It used to be that most businesses weren’t too keen about using contract manufacturers. After all, such an arrangement would mean entrusting a third-party to control the production of their products. That is something that would have seemed inconceivable decades ago.
Over time, more businesses started to alter their view of contract manufacturers and for a good a reason.
Factors driving demand for contract manufacturing
According to an industry report by the Contract Packaging Association, manufacturing demand has grown more than 11% over the past five years. That demand is up to 4 times larger than what the market can support. Hence, there’s an ample opportunity for contract manufacturers to step in and fill the gap.
Consider that by 2021, the Contract food manufacturing industry will be worth at least $75 billion. It is well worth noting that this is a conservative estimate. Contract manufacturing reached the $50 billion mark in 2017.
So what exactly is driving all this demand, you ask? Well, a few things come to mind — the pressure to price as competitively as possible, private equities for businesses engaged in the food industry, increased competition, etc. These factors created a pivotal role for contract manufacturers in bringing the next generation of products to the market as quickly and cost-effectively as possible.
If you were to look at Fortune 500 businesses, you would find that most of them had strategically aligned themselves with contract manufacturers, and for a good reason.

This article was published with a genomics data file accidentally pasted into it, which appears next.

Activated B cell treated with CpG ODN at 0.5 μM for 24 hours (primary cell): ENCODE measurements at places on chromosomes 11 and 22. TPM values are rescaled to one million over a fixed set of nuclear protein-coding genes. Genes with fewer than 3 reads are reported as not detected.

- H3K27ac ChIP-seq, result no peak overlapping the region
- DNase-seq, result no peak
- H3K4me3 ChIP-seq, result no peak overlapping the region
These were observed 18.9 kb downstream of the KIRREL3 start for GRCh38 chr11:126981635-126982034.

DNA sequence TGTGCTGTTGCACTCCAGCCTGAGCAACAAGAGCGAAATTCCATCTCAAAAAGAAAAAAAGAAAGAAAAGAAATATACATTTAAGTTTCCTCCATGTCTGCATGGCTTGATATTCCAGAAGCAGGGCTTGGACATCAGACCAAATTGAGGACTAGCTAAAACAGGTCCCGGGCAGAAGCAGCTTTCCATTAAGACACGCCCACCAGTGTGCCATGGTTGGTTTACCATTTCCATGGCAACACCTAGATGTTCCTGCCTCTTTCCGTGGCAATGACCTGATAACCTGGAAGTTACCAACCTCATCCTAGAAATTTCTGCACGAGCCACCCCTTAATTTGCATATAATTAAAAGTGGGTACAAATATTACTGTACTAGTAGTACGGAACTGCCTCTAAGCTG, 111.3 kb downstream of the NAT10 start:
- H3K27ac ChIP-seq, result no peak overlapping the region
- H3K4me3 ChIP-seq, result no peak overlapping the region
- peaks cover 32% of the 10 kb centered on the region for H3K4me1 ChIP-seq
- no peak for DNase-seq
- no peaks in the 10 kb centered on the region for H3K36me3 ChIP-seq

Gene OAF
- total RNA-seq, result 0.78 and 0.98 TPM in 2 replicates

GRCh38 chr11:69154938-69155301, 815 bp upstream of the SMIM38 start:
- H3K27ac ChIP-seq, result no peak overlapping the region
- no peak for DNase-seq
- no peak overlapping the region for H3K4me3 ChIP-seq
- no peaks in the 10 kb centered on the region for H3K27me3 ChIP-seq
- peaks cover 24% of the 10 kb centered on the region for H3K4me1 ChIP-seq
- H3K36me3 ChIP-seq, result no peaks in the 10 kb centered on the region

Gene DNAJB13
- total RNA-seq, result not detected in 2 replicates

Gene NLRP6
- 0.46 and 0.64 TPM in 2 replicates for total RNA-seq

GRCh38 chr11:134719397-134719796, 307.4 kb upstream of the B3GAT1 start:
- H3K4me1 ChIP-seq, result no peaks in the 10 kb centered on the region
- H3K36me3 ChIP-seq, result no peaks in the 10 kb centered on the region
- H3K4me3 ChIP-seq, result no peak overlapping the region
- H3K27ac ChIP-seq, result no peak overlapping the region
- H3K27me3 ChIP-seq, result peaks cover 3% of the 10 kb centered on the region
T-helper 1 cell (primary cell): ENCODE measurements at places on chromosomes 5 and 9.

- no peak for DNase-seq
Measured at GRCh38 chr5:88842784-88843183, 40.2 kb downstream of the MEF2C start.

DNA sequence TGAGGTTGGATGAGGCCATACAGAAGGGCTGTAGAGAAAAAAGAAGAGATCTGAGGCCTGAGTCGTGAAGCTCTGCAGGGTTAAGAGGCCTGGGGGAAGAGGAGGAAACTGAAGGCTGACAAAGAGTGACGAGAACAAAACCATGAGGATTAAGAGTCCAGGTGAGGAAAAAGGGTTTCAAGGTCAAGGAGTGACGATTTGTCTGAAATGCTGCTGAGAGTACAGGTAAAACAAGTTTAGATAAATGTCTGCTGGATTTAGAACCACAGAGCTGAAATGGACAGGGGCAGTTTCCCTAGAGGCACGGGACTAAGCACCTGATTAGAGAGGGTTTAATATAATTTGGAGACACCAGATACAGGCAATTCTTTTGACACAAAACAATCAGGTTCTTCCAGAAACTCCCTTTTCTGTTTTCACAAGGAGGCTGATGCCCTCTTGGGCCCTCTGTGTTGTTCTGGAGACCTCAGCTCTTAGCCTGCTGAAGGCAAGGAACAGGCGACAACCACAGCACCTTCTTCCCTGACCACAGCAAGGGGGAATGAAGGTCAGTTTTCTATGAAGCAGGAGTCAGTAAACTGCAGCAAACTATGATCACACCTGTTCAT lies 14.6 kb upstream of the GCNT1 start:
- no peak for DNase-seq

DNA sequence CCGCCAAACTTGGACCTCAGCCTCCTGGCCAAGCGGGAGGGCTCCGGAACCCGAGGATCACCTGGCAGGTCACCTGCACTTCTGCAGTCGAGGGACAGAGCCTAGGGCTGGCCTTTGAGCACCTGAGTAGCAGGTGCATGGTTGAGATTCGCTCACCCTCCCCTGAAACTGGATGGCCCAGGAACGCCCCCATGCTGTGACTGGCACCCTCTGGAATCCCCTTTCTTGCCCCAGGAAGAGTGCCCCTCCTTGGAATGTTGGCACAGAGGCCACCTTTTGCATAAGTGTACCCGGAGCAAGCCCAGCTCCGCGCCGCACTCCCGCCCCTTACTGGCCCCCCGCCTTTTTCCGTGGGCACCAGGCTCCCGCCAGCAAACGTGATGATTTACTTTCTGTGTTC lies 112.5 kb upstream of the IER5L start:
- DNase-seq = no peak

What exactly are these reasons?
As you might imagine, there are notable advantages that come with working with a contract food manufacturer. For one thing, a contract manufacturer enables businesses to retain more of their capital and avoid the fiscal concern of investing in the production of new products that may or may not pan out.
Also, contract manufacturing allows businesses to repurpose marketing dollars they would otherwise have to spend on production. Instead, this can be spent on more important things such as sales, marketing strategies, and acquiring new leads.
It is no wonder that there has been a rapid increase in new brands that are doing remarkably well in their respective markets. This is mainly due to the flexibility that contract manufacturing allows startup businesses to scale as rapidly as they see fit with minimum risks.
What are there any downsides to contract manufacturing?
We’d be lying if we said that there aren’t any tradeoffs to contract manufacturing. The latter has its’ own unique set of challenges that businesses have to consider.
One of the more critical concerns about contract manufacturing is the issue of quality. If you align yourself with a contract manufacturer, you’d have to collaborate with multiple departments worldwide. Effective collaboration is no simple task, even for businesses that handle production internally.
Fortunately, contract manufacturers aren’t oblivious to their clients’ challenges and have taken steps to mitigate them. For one thing, most reputable contract manufacturers nowadays make good use of innovative software solutions that allow them to collaborate more effectively. Such software serves as a universal point of interaction for contract manufacturers and their clients.
Advancements in cloud technology also mean that it’s easier than ever before to share information as needed. Documents such as compliance certificates, quality assurance records, and product specifications can be stored on the cloud and available to all members (contract manufacturers and their clients) as though they’re in the same office. This ensures that no task is overlooked and that both organizations are well aware of their commitments.
As you may have already realized, contract manufacturing is now a more transparent and efficient affair for businesses looking to outsource production in exchange for savings and flexibility. This has enabled more brands to jump into the contract manufacturing bandwagon with profitable results.